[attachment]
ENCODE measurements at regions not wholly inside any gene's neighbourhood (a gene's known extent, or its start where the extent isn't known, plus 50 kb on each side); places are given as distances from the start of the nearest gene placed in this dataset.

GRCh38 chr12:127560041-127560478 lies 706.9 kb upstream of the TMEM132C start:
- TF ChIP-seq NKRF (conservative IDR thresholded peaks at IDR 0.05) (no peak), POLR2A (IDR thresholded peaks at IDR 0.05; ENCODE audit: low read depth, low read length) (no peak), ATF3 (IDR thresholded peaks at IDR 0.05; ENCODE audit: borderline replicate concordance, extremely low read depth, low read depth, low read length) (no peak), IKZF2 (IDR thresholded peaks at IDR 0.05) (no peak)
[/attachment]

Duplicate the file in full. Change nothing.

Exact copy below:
ENCODE measurements at regions not wholly inside any gene's neighbourhood (a gene's known extent, or its start where the extent isn't known, plus 50 kb on each side); places are given as distances from the start of the nearest gene placed in this dataset.

GRCh38 chr12:127560041-127560478 lies 706.9 kb upstream of the TMEM132C start:
- TF ChIP-seq NKRF (conservative IDR thresholded peaks at IDR 0.05) (no peak), POLR2A (IDR thresholded peaks at IDR 0.05; ENCODE audit: low read depth, low read length) (no peak), ATF3 (IDR thresholded peaks at IDR 0.05; ENCODE audit: borderline replicate concordance, extremely low read depth, low read depth, low read length) (no peak), IKZF2 (IDR thresholded peaks at IDR 0.05) (no peak)